ISLAMABAD: Speakers at a media session urged the government to impose heavy taxation on tobacco to control growing consumption in the country.

The media session was organised by Human Development Foundation (HDF) on Wednesday at a local hotel. The session was joined in by partners from civil society like PakistanNationalHeartAssociation (Panah), Society for the Protection of the Rights of the Child (Sparc) and media persons.

The media session was held to highlight the growing need for enforcement of Health Levy bill on cigarettes.

HDF CEO Azhar Saleem said that tobacco use had a significant impact on the economic costs of a country, including the health care costs for treating tobacco related diseases and lost productivity of workforce.

The annual economic cost of smoking in Pakistan is as high as Rs143 billion, he said.

“Higher taxes on tobacco products create a win-win situation, as they not only increase revenues but improve public health as they lead to reduction in tobacco consumption.

He also said that countries like Philippines had implemented health tax on tobacco products which had resulted in a sustainable source of funding for the national health care programmes.

Sparc Executive Director Sajjad Cheema said it was their duty to save youth and children from tobacco. The most effective measure in this regard is the higher prices of tobacco products.

He said with higher taxes and the proposed health levy, the prices of cigarettes would increase which would limit access and ultimately reduce the overall consumption by all, particularly youth.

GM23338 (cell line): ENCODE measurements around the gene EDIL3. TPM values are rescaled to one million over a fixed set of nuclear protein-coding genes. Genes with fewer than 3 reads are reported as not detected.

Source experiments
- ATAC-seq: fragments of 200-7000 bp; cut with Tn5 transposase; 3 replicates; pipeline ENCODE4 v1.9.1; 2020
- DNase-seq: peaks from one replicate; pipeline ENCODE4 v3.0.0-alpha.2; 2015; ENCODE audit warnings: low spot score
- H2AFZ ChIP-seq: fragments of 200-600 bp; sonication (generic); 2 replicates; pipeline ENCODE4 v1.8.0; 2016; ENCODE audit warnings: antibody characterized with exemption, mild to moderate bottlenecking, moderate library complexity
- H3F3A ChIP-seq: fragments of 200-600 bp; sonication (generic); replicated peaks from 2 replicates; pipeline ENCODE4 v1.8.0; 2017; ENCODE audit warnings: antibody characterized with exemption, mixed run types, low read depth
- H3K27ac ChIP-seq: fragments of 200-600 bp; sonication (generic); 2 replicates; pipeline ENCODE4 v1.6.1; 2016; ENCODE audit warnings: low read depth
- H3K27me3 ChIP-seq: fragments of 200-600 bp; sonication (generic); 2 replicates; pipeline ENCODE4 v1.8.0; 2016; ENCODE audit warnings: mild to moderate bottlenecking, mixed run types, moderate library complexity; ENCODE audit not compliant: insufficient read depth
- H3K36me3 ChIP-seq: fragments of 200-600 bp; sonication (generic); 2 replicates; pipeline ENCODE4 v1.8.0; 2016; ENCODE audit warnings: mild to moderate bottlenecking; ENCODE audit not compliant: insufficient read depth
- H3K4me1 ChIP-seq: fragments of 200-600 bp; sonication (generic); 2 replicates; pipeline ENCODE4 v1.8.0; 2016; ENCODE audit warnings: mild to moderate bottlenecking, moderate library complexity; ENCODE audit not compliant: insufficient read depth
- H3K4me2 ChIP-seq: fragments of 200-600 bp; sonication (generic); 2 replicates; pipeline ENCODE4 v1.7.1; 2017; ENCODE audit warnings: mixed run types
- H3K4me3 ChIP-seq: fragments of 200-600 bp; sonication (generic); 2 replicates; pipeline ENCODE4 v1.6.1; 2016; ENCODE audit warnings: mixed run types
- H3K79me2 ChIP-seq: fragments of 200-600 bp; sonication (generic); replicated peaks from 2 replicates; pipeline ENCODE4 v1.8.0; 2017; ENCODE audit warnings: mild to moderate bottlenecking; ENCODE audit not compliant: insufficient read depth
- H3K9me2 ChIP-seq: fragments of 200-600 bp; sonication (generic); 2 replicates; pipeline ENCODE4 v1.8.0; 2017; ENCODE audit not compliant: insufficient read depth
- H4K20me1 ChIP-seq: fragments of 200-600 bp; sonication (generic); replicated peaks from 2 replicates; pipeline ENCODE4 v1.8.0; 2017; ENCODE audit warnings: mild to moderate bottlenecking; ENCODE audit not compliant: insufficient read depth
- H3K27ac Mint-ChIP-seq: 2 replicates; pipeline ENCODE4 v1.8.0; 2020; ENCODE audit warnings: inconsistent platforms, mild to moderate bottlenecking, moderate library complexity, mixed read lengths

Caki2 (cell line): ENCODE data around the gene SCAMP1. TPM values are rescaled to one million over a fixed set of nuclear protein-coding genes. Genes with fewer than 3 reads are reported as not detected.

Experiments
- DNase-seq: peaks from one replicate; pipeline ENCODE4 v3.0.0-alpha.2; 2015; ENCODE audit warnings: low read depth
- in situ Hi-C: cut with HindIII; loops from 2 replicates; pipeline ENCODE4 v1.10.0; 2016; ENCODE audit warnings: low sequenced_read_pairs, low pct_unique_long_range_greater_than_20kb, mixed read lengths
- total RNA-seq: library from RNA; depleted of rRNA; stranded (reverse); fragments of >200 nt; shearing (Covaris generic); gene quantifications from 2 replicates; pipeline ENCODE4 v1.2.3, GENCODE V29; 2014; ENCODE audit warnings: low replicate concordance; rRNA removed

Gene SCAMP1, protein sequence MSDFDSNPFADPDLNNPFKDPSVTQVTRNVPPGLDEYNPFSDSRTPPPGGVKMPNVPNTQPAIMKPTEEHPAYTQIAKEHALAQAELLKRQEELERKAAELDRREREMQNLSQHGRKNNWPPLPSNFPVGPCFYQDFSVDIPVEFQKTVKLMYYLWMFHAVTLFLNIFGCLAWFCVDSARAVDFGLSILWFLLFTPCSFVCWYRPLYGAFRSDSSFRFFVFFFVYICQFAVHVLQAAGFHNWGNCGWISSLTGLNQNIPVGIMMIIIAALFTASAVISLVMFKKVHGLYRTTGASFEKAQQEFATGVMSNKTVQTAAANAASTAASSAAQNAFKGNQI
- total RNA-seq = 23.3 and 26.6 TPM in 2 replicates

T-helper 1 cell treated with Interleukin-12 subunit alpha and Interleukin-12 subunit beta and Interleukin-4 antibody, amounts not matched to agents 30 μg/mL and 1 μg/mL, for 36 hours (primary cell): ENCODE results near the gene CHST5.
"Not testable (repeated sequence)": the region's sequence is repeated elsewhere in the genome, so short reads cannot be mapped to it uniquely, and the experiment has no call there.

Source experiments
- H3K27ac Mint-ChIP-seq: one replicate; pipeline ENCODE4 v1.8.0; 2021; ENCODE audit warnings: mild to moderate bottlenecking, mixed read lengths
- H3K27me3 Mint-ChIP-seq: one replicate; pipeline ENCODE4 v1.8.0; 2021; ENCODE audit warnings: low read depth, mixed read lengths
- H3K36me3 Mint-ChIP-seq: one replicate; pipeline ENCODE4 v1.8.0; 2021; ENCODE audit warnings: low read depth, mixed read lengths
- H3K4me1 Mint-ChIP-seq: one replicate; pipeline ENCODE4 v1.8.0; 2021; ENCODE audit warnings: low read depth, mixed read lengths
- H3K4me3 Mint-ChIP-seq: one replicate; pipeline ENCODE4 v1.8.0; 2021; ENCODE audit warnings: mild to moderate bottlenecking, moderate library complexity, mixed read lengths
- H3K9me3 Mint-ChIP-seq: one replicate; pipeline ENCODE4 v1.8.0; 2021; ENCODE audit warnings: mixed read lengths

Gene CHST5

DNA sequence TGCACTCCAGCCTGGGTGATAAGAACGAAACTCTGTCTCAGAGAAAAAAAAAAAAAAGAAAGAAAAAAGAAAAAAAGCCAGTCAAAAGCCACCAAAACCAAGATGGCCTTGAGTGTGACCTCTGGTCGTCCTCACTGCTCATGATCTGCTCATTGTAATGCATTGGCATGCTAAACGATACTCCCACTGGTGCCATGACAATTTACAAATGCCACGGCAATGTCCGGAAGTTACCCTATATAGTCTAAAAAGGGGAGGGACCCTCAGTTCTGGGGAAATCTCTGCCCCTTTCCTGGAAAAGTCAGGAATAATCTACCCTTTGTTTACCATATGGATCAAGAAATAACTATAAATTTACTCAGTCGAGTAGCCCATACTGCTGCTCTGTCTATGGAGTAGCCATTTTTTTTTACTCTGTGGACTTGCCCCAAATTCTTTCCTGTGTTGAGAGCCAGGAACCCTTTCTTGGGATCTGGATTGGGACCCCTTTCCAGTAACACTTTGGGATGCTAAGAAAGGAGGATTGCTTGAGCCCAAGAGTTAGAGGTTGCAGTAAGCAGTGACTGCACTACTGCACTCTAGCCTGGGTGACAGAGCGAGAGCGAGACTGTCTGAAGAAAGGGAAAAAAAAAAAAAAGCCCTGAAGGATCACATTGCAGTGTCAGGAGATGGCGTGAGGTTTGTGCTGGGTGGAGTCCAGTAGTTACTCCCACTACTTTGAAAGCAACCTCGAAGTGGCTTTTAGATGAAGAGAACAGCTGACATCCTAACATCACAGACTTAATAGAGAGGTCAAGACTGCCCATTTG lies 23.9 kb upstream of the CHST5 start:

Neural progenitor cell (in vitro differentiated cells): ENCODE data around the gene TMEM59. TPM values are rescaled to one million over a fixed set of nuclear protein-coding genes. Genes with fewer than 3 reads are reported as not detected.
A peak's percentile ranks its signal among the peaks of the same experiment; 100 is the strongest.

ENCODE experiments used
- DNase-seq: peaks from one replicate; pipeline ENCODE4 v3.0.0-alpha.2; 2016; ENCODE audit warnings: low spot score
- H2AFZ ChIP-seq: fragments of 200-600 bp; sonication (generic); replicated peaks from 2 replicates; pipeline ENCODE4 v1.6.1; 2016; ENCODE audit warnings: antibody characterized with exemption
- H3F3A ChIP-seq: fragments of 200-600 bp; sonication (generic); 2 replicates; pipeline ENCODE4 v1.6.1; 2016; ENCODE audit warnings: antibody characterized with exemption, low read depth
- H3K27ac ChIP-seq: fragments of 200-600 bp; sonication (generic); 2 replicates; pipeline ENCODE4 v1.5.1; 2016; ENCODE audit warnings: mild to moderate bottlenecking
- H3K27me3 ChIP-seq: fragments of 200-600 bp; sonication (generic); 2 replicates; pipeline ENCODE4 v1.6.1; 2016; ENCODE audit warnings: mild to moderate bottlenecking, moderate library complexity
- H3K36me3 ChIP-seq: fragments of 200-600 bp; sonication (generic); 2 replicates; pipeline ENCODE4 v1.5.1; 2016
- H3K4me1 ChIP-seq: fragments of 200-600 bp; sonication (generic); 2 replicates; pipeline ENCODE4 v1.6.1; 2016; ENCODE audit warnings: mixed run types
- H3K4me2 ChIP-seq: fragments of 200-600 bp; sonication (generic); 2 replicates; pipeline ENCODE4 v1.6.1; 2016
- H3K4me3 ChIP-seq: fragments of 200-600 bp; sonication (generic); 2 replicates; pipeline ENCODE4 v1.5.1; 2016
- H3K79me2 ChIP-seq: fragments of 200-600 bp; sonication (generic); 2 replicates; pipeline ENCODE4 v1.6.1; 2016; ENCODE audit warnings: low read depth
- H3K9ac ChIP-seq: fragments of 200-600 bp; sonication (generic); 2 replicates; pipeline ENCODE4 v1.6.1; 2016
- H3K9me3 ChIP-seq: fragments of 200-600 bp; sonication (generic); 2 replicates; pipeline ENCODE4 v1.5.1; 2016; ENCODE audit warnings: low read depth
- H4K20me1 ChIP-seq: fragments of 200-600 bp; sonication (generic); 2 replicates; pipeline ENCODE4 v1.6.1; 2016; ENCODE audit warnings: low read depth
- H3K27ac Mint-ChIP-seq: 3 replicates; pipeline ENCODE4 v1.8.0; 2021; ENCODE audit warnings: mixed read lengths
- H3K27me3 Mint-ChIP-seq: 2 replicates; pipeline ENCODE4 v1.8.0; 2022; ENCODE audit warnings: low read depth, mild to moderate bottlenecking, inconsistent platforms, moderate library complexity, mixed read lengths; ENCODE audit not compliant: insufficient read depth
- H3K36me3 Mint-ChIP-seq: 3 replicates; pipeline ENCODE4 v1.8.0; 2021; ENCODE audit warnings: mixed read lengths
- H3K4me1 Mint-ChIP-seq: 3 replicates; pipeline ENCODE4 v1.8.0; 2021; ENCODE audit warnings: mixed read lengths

Malik Imran, Representative of Campaign for Tobacco Free Kids (CTFK) has been rightly emphasizing that taxation is a proven effective measure to control the growing consumption of tobacco.

He repeatedly mentions that it has almost been a year that Health Levy bill was approved by the Cabinet yet it was not included in the Financial Bill 2019-2020 due to the hidden interests and misleading influence of tobacco industry.

Sadly, the government is still dragging its feet to implement it.

Waseem Saleem, Senior Economist at Social Policy and Development Centre (SPDC) said that the large fiscal imbalances in Pakistan require greater tax revenues.

He said that the level of under-reporting of cigarette production in Pakistan had significant negative implications for government tax revenue.

Revenue loss due to undeclared production is estimated to be Rs31 billion while by including GST revenue, it becomes Rs37 billion.

He said that tobacco taxation would positively contribute to government revenues, ultimately promoting the government’s public health objectives.

Published in Dawn, February 27th, 2020